Open Access

Genome and catabolic subproteomes of the marine, nutritionally versatile, sulfate-reducing bacterium Desulfococcus multivorans DSM 2059

  • Marvin Dörries1,
  • Lars Wöhlbrand1,
  • Michael Kube2,
  • Richard Reinhardt3 and
  • Ralf Rabus1, 4Email author
BMC Genomics201617:918

https://doi.org/10.1186/s12864-016-3236-7

Received: 12 May 2016

Accepted: 1 November 2016

Published: 15 November 2016

Abstract

Background

Sulfate-reducing bacteria (SRB) are key players of the carbon- and sulfur-cycles in the sediments of the world’s oceans. Habitat relevant SRBs are often members of the Desulfosarcina-Desulfococcus clade belonging to the deltaproteobacterial family of Desulfobacteraceae. Despite this environmental recognition, their molecular (genome-based) physiology and their potential to contribute to organic carbon mineralization as well as to adapt to changing environmental conditions have been scarcely investigated. A metabolically versatile representative of this family is Desulfococcus multivorans that is able to completely oxidize (to CO2) a variety of organic acids, including fatty acids up to C14, as well as aromatic compounds.

Results

In this study the complete 4.46 Mbp and manually annotated genome of metabolically versatile Desulfococcus multivorans DSM 2059 is presented with particular emphasis on a proteomics-driven metabolic reconstruction. Proteomic profiling covered 17 substrate adaptation conditions (6 aromatic and 11 aliphatic compounds) and comprised 2D DIGE, shotgun proteomics and analysis of the membrane protein-enriched fractions. This comprehensive proteogenomic dataset allowed for reconstructing a metabolic network of degradation pathways and energy metabolism that consists of 170 proteins (154 detected; ~91 % coverage). Peripheral degradation routes feed via central benzoyl-CoA, (modified) β-oxidation or methylmalonyl-CoA pathways into the Wood-Ljungdahl pathway for complete oxidation of acetyl-CoA to CO2. Dissimilatory sulfate reduction is fueled by a complex electron transfer network composed of cytoplasmic components (e.g., electron transfer flavoproteins) and diverse membrane redox complexes (Dsr, Qmo, Hmc, Tmc, Qrc, Nuo and Rnf). Overall, a high degree of substrate-specific formation of catabolic enzymes was observed, while most complexes involved in electron transfer appeared to be constitutively formed.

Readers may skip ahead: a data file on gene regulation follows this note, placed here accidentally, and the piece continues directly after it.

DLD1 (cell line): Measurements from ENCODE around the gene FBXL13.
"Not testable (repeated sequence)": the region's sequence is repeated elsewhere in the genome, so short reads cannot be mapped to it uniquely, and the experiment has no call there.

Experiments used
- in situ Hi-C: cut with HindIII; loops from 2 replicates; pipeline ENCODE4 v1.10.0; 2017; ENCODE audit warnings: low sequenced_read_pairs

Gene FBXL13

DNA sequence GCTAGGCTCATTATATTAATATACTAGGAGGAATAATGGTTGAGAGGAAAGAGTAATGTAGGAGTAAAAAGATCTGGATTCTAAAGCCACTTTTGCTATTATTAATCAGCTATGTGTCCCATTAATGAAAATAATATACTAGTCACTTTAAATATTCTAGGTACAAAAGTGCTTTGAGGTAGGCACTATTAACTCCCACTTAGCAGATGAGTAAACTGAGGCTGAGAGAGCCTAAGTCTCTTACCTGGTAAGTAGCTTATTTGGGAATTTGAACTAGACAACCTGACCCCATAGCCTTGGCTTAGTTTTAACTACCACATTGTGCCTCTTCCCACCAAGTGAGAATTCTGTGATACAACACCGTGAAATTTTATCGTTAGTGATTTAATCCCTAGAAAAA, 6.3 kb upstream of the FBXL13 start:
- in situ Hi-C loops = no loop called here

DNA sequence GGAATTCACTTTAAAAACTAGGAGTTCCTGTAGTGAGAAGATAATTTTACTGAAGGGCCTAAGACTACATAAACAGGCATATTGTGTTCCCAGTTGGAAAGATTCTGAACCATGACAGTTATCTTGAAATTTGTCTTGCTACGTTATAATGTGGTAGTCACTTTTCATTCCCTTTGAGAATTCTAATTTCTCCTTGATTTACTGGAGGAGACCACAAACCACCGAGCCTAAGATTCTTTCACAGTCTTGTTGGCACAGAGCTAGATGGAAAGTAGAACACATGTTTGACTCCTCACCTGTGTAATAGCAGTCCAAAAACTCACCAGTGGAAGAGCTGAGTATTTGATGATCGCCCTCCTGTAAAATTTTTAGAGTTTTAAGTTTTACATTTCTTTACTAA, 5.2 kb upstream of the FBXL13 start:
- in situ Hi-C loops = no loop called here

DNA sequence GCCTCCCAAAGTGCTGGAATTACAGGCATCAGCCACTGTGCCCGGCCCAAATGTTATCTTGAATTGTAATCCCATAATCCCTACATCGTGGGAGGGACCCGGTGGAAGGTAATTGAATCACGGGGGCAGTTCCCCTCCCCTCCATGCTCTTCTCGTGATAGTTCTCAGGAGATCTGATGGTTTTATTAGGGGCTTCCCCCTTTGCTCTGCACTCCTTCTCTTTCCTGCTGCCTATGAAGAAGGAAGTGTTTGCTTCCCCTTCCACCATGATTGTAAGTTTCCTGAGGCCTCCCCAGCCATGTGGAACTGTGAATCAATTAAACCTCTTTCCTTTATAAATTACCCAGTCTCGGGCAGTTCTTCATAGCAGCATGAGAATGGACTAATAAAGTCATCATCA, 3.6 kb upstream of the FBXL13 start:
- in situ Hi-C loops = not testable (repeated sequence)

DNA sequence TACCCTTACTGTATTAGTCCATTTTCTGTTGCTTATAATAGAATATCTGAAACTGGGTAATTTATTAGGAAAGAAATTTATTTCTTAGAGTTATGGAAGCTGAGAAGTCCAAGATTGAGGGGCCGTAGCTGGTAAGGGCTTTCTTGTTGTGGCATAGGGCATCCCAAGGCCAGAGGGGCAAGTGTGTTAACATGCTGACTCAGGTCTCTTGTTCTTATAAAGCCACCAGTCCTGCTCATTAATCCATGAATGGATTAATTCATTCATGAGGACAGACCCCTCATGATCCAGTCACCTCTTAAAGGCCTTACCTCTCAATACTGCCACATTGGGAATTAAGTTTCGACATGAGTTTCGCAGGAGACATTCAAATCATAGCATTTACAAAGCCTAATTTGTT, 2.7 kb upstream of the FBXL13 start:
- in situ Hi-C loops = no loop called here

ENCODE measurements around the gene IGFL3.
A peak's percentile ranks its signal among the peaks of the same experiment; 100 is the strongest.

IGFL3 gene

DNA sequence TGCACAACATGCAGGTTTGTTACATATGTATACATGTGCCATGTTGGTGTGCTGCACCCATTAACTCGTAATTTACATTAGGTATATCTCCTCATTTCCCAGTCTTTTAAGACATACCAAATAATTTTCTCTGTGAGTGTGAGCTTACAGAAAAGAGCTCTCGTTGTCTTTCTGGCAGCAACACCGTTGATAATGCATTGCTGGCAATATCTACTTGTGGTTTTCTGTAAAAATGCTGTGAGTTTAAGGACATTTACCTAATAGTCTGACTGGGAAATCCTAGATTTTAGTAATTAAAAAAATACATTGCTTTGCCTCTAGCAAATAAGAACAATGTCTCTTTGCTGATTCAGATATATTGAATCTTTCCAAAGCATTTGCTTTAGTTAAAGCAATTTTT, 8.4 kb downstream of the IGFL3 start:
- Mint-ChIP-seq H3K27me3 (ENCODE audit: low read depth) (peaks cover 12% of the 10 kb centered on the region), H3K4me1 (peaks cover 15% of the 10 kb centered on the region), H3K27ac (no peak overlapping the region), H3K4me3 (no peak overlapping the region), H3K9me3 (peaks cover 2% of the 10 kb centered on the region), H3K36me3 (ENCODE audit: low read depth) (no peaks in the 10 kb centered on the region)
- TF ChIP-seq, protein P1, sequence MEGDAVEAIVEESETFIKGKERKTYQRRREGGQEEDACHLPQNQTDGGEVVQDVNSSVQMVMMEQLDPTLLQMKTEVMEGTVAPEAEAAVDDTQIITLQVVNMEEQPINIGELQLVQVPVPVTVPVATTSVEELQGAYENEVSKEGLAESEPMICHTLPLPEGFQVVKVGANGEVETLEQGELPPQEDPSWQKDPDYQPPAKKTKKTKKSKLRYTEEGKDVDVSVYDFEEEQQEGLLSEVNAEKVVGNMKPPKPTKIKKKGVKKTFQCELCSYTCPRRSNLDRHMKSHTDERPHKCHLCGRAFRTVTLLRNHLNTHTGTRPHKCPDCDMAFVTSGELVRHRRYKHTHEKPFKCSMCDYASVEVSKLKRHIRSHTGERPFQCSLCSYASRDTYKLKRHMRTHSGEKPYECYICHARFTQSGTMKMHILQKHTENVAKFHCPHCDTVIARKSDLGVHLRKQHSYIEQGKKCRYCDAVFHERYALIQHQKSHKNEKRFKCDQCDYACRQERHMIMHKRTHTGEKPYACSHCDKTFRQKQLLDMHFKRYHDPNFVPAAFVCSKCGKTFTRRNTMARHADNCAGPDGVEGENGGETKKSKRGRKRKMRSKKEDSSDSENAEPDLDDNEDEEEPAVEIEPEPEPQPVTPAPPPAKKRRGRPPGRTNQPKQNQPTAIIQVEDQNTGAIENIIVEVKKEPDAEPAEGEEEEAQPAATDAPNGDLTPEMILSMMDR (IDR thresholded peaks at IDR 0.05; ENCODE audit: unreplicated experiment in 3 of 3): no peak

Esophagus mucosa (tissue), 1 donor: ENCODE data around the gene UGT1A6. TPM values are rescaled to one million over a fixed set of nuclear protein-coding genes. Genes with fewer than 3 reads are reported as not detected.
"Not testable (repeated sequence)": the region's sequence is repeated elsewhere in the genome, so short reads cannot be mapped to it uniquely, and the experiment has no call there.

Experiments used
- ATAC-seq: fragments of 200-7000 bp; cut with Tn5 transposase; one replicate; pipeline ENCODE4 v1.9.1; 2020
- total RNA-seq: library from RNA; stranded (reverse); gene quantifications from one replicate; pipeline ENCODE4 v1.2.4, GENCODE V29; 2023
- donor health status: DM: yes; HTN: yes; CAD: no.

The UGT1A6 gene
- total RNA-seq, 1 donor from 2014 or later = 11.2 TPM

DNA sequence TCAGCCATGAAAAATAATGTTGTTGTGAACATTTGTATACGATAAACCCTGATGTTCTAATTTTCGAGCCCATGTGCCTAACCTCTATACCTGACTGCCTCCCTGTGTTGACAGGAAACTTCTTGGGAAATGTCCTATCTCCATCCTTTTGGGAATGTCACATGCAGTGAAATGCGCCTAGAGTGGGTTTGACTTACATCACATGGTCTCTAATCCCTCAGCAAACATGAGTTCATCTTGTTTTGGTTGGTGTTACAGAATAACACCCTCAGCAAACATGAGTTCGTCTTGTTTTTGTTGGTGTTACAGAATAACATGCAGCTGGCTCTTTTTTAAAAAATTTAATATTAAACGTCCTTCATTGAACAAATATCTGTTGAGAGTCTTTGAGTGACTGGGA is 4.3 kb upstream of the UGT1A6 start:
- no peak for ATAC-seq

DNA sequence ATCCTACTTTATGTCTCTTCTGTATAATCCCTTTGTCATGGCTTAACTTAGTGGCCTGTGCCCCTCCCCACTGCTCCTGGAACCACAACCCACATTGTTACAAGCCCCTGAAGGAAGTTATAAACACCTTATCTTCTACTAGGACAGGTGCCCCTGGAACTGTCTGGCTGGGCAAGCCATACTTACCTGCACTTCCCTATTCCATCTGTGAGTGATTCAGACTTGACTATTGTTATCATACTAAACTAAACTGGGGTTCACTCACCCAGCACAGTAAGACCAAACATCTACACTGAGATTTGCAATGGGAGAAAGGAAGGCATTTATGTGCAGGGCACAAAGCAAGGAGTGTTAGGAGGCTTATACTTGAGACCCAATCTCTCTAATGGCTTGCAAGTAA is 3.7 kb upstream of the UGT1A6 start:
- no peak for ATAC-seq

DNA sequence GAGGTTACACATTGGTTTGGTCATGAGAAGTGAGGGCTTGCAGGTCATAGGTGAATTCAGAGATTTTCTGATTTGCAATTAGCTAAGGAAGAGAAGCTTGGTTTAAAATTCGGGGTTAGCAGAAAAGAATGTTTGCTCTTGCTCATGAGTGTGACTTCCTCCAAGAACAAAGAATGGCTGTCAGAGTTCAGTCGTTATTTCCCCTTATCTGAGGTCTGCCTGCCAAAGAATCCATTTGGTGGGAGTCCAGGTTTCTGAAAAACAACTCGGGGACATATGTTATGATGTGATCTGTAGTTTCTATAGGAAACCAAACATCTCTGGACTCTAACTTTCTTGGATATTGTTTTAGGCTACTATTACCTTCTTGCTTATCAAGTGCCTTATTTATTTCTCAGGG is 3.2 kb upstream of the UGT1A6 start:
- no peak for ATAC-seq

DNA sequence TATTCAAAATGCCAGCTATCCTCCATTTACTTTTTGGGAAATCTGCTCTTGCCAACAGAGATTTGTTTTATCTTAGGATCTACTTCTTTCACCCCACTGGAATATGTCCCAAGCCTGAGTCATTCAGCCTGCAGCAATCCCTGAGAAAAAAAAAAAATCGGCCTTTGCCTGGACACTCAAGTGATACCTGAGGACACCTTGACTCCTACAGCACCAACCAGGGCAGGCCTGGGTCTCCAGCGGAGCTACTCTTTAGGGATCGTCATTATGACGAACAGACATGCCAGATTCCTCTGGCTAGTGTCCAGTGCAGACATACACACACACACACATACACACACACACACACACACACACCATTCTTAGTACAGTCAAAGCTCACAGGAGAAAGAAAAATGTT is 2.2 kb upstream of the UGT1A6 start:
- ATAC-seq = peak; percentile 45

Conclusions

A highly dynamic genome structure in combination with substrate-specifically formed catabolic subproteomes and a constitutive subproteome for energy metabolism and electron transfer appears to be a common trait of Desulfobacteraceae members.

Keywords

Genome Proteome Metabolic reconstruction Degradation pathways Energy metabolism Membrane proteins Sulfate-reducing bacteria Desulfococcus multivorans Desulfobacteraceae

Background